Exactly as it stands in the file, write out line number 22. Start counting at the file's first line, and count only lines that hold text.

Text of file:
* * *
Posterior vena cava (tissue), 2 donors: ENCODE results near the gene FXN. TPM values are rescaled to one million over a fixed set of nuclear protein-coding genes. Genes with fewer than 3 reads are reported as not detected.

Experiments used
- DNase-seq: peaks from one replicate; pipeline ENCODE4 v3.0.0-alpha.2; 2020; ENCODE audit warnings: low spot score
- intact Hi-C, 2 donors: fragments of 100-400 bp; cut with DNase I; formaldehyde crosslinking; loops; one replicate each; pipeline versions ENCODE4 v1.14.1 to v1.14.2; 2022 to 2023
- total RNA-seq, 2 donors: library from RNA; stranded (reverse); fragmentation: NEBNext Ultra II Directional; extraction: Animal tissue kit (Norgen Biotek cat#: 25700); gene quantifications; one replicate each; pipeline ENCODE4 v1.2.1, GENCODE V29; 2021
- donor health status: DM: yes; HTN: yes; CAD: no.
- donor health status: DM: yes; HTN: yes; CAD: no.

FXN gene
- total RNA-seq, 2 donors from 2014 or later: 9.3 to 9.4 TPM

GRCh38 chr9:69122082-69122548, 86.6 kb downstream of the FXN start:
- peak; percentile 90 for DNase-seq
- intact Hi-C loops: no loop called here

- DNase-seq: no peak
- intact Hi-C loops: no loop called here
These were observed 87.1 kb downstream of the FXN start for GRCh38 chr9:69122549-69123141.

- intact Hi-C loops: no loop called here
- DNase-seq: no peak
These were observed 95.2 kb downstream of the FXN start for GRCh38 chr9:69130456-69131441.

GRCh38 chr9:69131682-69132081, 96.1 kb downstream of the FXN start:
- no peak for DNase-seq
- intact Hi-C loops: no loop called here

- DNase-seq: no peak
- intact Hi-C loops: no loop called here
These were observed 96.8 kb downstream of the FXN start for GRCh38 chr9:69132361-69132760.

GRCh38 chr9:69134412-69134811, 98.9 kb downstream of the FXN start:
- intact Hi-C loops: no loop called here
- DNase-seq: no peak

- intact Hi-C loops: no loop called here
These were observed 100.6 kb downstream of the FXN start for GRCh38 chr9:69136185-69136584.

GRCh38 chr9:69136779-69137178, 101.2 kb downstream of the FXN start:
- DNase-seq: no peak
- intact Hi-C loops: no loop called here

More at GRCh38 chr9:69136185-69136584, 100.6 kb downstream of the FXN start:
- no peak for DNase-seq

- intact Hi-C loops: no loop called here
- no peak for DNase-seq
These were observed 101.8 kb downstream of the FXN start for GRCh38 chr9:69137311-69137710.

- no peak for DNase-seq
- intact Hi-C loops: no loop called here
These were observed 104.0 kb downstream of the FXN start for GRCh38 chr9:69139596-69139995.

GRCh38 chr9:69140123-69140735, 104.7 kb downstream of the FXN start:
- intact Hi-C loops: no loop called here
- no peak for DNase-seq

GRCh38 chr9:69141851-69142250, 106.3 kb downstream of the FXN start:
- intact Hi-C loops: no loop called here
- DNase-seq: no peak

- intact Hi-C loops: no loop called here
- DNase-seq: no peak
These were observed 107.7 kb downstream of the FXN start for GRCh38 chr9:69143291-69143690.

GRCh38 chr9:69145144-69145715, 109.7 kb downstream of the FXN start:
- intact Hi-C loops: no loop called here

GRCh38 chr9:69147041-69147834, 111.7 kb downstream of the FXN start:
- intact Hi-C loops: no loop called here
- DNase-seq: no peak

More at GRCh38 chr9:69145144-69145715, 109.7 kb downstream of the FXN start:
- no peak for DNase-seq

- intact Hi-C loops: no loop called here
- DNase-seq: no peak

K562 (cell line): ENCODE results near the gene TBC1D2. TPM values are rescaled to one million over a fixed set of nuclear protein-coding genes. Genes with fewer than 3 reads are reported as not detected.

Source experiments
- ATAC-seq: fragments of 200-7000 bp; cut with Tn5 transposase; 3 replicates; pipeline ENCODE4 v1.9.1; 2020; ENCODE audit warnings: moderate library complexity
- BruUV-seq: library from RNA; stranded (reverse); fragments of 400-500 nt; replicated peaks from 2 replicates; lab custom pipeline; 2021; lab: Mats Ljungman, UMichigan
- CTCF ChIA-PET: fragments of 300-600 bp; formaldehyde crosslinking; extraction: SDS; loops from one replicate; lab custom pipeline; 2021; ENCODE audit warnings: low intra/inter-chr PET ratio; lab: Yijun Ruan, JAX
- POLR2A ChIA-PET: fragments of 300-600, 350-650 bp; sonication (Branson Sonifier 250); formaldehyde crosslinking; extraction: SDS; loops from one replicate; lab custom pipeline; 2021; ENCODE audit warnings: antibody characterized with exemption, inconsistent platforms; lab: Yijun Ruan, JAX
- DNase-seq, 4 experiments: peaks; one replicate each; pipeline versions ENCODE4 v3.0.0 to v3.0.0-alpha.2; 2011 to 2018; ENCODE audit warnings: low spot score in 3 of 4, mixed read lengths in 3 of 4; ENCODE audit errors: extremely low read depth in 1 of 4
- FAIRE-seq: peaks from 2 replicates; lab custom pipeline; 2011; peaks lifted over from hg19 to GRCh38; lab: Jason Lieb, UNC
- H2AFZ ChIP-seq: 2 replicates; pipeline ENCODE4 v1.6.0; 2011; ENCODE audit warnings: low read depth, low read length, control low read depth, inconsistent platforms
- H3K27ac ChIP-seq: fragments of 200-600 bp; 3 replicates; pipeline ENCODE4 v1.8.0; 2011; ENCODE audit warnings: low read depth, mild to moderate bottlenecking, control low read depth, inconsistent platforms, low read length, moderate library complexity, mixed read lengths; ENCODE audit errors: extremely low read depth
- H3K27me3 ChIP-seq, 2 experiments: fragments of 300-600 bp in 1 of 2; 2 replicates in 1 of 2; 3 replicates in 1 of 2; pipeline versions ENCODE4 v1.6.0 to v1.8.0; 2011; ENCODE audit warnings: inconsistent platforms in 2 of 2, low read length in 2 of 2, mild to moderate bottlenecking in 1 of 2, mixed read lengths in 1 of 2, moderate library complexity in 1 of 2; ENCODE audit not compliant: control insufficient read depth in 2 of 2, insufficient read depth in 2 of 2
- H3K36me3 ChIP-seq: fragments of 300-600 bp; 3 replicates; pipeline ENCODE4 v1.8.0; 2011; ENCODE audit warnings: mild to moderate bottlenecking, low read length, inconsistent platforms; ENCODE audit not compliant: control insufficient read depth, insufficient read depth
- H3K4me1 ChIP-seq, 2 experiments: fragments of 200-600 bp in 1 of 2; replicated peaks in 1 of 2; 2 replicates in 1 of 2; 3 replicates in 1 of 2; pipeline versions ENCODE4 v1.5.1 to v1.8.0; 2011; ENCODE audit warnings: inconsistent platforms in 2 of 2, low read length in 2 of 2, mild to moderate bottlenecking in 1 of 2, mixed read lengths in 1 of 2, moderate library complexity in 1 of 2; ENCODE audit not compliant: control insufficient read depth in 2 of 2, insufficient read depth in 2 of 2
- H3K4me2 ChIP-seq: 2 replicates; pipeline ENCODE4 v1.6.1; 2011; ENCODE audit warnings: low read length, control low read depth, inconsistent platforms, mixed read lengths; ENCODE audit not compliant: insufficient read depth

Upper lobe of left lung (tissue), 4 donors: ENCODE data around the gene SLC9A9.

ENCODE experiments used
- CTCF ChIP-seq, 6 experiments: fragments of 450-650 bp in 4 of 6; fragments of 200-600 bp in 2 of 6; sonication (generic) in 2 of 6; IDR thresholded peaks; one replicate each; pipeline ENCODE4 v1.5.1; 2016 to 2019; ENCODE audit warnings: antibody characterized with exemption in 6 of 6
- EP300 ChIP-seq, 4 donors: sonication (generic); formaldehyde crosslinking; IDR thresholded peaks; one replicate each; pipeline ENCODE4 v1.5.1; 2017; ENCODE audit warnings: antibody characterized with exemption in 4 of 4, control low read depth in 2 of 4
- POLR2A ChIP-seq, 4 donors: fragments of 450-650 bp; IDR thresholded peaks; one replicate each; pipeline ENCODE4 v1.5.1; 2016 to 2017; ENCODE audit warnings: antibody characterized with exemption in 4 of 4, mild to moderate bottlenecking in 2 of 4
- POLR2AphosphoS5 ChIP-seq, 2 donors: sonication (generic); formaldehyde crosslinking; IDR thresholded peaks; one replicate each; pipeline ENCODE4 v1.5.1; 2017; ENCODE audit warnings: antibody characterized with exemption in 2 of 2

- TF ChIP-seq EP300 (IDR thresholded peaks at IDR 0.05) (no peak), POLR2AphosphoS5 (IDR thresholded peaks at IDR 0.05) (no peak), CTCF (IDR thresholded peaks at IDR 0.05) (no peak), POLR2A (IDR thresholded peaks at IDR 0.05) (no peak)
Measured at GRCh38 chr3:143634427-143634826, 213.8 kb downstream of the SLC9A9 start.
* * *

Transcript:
- DNase-seq: no peak